Newspapers can’t win, but it doesn’t help matters if you’re the Star Tribune

The Star Tribune has been taking a hell of a beating in recent months. What with their inexorable downward economic spiral, which culminated in their recent surprise sale, their decision early last year to stop their employees from “stealing” the paper, their redesign which actually may have contributed to killing their circulation, it doesn’t sound like a fun place to work right now.

On top of all that, the paper’s being fired upon from both the left and the right. Conservative bloggers have called the paper the worst newspaper in the United States. Ouch.

Normally, if you’re a newspaper and you’re angering both Republicans and Democrats, you’re doing something right. But this is a screenshot of the Star Trib’s politics headlines for yesterday, the day the new Senate was sworn in:

I don’t want to imply that Ms. Klobuchar does not deserve to make front page headlines for her accomplishments, but what about Keith Ellison? He may be only a Representative instead of a senator, but he is the first Muslim to be elected to Congress (and yesterday he performed his ceremonial swearing-in using Thomas Jefferson’s copy of the Quran from the Library of Congress. That should have been a front-page headline for the Tribune. Instead, Ellison got two paragraphs at the end of Klobuchar’s article.

This can’t have been accidental. When I was researching Ellison immediately after his victory, the St. Paul Pioneer Press–picked up mostly by readers in District 4, rather than Minneapolis’s District 5–had more coverage on Ellison than did the Star Tribune. In fact, the Tribune ran only a bar graph showing how many votes Ellison received in comparison with his opponents.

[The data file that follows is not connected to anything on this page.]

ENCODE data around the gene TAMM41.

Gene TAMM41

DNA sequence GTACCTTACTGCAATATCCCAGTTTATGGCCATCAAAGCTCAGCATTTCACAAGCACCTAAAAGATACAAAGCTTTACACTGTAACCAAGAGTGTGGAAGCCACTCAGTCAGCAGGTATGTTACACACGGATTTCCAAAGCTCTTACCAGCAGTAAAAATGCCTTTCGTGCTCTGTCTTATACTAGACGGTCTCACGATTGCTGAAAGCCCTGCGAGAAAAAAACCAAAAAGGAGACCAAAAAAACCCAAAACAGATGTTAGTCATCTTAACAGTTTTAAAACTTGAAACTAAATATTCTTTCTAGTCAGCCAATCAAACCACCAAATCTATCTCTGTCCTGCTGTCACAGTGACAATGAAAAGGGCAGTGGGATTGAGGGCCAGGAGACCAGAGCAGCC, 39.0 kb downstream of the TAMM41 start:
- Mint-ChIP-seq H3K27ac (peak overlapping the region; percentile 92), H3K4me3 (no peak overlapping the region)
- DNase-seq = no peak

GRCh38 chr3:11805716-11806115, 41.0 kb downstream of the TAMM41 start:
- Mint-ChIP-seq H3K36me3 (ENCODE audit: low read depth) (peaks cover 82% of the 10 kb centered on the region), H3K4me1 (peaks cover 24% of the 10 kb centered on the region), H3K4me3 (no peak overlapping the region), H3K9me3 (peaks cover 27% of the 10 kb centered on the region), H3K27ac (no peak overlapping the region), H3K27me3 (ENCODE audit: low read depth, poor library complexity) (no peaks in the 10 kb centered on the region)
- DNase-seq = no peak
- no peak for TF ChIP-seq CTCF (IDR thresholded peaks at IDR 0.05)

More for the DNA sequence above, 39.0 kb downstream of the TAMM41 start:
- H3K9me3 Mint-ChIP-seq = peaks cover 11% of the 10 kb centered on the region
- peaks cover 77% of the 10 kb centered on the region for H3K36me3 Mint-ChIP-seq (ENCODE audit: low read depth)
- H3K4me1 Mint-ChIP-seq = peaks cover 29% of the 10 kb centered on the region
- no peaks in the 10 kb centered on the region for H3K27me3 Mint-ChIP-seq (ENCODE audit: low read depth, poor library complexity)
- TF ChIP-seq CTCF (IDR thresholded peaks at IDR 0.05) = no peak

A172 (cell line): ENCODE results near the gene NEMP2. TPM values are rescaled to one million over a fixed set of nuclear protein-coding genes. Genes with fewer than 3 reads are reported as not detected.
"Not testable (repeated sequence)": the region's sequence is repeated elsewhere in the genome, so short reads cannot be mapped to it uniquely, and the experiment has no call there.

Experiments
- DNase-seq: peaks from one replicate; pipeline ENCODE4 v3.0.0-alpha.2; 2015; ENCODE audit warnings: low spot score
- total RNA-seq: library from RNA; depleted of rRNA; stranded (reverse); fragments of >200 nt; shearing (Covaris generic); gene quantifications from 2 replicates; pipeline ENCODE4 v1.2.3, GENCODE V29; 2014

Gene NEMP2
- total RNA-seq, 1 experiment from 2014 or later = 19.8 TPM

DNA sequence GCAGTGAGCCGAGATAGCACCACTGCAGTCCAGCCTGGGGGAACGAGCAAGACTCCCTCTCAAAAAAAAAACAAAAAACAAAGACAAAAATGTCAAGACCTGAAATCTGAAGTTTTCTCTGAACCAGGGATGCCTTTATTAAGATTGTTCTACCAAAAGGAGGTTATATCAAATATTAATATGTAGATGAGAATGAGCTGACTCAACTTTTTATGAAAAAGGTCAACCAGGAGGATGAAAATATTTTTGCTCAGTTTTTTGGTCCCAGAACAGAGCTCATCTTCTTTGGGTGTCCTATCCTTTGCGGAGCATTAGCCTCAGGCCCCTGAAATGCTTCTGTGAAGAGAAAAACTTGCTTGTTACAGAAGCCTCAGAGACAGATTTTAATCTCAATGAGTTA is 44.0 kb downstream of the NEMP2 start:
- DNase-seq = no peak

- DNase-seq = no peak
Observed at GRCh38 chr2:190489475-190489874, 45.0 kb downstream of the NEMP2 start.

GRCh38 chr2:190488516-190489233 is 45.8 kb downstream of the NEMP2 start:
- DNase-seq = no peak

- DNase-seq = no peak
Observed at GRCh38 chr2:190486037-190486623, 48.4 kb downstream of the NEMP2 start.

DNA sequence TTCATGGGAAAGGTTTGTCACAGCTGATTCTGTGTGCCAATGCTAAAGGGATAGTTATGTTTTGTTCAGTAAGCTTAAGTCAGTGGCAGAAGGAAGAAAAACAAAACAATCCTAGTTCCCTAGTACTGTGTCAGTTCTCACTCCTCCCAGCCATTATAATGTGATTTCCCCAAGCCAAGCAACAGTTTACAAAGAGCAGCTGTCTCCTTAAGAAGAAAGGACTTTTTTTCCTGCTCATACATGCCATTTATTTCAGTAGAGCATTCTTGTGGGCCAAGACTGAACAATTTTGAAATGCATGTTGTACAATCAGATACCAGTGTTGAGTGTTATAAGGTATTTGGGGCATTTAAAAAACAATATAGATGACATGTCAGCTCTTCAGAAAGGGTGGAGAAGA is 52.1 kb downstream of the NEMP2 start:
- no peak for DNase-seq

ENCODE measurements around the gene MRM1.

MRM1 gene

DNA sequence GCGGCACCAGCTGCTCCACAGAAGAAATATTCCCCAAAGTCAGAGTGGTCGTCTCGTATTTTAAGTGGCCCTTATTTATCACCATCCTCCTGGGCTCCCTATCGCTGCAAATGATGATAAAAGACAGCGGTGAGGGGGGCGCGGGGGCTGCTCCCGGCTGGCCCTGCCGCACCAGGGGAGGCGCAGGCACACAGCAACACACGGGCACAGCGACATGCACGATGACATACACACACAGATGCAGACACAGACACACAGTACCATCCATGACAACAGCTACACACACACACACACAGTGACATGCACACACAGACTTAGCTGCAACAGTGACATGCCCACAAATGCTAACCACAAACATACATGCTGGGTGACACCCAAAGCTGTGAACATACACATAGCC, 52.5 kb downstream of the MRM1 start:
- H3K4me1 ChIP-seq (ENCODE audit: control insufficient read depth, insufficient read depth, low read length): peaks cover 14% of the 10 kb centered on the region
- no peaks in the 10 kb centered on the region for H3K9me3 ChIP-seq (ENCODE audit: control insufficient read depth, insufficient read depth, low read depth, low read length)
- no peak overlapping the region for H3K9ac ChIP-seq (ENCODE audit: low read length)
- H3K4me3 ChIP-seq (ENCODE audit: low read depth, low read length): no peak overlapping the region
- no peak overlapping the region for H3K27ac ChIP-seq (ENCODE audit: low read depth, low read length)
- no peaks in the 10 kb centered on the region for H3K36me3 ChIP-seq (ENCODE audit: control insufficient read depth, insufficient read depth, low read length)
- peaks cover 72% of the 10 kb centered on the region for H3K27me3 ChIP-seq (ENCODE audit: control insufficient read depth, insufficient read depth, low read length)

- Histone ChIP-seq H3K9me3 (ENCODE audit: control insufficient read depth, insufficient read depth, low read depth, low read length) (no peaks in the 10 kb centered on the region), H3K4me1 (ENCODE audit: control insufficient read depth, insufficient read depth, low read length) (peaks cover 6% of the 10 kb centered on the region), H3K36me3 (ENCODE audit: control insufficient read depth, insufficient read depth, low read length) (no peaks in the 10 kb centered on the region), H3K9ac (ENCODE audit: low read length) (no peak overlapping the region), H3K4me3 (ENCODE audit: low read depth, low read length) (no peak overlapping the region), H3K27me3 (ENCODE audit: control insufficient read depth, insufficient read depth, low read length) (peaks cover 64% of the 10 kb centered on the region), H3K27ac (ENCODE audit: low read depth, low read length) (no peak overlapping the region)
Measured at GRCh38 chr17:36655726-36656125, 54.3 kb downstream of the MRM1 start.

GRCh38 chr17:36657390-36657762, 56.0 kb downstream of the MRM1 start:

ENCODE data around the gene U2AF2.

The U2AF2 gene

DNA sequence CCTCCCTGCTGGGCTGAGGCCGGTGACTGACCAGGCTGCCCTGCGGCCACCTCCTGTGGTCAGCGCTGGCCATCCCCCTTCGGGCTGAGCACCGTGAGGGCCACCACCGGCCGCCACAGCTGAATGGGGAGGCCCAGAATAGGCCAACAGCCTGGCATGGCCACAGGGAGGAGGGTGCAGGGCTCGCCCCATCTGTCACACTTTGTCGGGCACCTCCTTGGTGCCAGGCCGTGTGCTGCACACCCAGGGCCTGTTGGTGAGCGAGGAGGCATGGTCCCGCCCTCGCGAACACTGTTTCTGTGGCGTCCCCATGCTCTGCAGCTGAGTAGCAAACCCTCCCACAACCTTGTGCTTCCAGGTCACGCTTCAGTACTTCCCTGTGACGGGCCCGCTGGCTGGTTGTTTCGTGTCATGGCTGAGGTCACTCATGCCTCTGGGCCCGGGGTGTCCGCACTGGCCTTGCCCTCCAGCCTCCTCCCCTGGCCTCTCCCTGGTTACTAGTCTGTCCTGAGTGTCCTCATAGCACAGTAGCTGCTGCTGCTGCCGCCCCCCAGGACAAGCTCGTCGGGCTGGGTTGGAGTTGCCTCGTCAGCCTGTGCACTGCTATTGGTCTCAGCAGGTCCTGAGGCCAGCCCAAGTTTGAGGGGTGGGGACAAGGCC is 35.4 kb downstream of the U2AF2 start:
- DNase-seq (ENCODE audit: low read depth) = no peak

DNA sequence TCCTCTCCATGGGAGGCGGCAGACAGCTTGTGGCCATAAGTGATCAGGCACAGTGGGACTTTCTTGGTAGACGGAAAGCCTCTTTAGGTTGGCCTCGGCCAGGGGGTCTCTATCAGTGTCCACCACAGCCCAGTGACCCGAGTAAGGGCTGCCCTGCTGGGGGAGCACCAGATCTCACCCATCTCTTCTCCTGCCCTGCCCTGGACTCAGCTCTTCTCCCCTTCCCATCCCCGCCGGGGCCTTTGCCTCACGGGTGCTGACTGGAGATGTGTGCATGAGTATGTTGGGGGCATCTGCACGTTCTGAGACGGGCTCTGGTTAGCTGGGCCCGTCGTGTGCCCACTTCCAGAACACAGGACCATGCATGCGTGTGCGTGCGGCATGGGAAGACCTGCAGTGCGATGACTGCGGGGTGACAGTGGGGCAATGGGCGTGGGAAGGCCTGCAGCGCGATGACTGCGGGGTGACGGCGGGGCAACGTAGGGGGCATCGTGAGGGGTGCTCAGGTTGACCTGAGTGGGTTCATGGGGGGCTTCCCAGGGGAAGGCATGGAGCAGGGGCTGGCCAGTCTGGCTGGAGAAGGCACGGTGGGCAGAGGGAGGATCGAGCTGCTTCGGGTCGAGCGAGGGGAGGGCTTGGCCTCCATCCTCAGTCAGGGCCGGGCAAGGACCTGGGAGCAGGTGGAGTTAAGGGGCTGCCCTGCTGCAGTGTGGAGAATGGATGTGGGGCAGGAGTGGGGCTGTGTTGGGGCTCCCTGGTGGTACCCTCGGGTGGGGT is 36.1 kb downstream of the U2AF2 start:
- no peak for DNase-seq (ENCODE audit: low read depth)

Sure, they’d given him lots of pre-election coverage. Most of it was digging up dirt about his checkered past–and if you want to talk about checkered pasts, Ellison’s got one. There’s this big hullaballoo about Obama trying cocaine, which was a bad decision on his part, but Ellison was part of an anti-Semitic group for a few years, which was a bad decision. Ellison claimed he didn’t realize that the group had anti-Semitic beliefs, he apologized, and it obviously didn’t cost him a victory. But still.

I’m still piqued by what I see as a slight to Ellison. Maybe–to give the paper the benefit of the doubt–they’re trying to downplay his religion, which is what Ellison’s been trying to do. Throughout his campaign, he was consistent in saying that “there are people in a better position to speak on all things Muslim than [he],” and when some of his supporters began to yell “Allah Akbar” at Ellison’s victory party, he looked almost uncomfortable. A very religious man he’s not. This is not a bad thing by any stretch of the imagination, and yet we have other politicians warning their constituents that if immigration isn’t tightened, there will be “many more Muslims elected to office” (Ellison shook his hand and invited him to coffee). And on top of it all, the Trib’s virtually ignoring the man. (Today, the fourth story in the politics section mentions Ellison, but you wouldn’t get that if you were skimming, like most readers do.) And still they’re getting slammed from the right.

Yeah. Newspapers can’t win.

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